Decision Making by the Modern Supreme Court

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Cambridge University Press, Jun 13, 2011 - Political Science
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There are three general models of Supreme Court decision making: the legal model, the attitudinal model and the strategic model. But each is somewhat incomplete. This book advances an integrated model of Supreme Court decision making that incorporates variables from each of the three models. In examining the modern Supreme Court, since Brown v. Board of Education, the book argues that decisions are a function of the sincere preferences of the justices, the nature of precedent, and the development of the particular issue, as well as separation of powers and the potential constraints posed by the president and Congress. To test this model, the authors examine all full, signed civil liberties and economic cases decisions in the 1953–2000 period. Decision Making by the Modern Supreme Court argues, and the results confirm, that judicial decision making is more nuanced than the attitudinal or legal models have argued in the past.
 

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Contents

1 The Supreme Court
1
2 Heuristic Models of Judicial Decision Making
27
3 Building an Integrated Model of Decision Making
51
4 Decision Making on the Modern Supreme Court
63
5 Building a New Legacy
79
6 Sharing the Protection of Minorities
110
7 Avoiding Another SelfInflicted Wound
141
8 Policing the Boundaries
167
9 Conclusion
199
Measurement Appendix
215
Cases Cited
219
References
225
Index
251
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About the author (2011)

Richard L. Pacelle, Jr, is Professor and Chair of the Department of Political Science at Georgia Southern University. His work is concerned with public law generally and the US Supreme Court and separation of powers more specifically. He is the author of three previous books: The Transformation of the Supreme Court's Agenda: From the New Deal to the Reagan Administration; The Supreme Court in American Politics: The Least Dangerous Branch of Government? (winner of a 2002 Choice Outstanding Titles Award); and Between Law and Politics: The Solicitor General and the Structuring of Race, Gender and Reproductive Rights Policy, as well as a number of journal articles and chapters in edited volumes.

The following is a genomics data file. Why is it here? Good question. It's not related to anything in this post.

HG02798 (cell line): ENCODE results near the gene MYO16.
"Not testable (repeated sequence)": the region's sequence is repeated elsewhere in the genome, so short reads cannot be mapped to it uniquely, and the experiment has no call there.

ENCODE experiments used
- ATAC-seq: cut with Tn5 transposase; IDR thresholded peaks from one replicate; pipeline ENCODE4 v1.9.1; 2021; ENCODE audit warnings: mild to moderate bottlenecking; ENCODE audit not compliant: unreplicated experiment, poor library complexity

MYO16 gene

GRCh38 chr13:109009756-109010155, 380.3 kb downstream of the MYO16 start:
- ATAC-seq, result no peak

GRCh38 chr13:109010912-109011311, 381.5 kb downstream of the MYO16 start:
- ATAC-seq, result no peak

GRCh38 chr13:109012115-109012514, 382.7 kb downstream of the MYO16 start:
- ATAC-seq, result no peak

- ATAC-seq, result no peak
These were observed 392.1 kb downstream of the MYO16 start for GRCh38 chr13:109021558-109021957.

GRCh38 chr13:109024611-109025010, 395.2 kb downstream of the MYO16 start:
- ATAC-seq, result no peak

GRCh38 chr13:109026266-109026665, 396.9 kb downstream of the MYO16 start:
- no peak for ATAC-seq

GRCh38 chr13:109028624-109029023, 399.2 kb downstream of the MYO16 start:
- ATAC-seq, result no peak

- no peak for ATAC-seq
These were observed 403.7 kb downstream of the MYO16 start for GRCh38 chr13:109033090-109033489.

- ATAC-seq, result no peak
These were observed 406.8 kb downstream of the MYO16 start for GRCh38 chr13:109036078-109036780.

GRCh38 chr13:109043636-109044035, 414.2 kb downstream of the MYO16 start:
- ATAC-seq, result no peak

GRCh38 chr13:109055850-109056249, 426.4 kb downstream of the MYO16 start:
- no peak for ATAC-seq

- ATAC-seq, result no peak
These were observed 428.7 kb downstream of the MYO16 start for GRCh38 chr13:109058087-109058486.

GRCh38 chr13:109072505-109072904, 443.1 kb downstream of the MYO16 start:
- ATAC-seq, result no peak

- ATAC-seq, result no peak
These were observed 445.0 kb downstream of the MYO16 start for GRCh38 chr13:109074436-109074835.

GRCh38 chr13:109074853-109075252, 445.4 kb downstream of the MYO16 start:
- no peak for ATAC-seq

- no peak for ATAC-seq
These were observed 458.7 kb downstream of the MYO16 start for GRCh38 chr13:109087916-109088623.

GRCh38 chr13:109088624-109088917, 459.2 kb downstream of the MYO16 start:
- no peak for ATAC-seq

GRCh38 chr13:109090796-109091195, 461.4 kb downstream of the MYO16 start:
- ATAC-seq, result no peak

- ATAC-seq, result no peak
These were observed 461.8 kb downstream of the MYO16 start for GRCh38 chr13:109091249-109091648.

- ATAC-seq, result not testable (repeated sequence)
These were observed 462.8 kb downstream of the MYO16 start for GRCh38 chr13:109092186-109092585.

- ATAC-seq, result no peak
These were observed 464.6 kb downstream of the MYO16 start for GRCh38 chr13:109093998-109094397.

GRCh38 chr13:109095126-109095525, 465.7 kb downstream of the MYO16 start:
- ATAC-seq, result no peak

Brett W. Curry is Associate Professor of Political Science and Associate Director of the Justice Studies Program at Georgia Southern University. His areas of specialization include public law and separation of powers. His research has appeared in the Journal of Politics, the Law and Society Review, Politics and Policy, Presidential Studies Quarterly, American Politics Research and Political Research Quarterly.

Bryan W. Marshall is Associate Professor of Political Science at Miami University, Ohio. His areas of specialization include Congress, congressional-executive relations, separation of powers and quantitative methods. Professor Marshall's book Rules for War (2005) looks at the effects of legislative rules on policy making.

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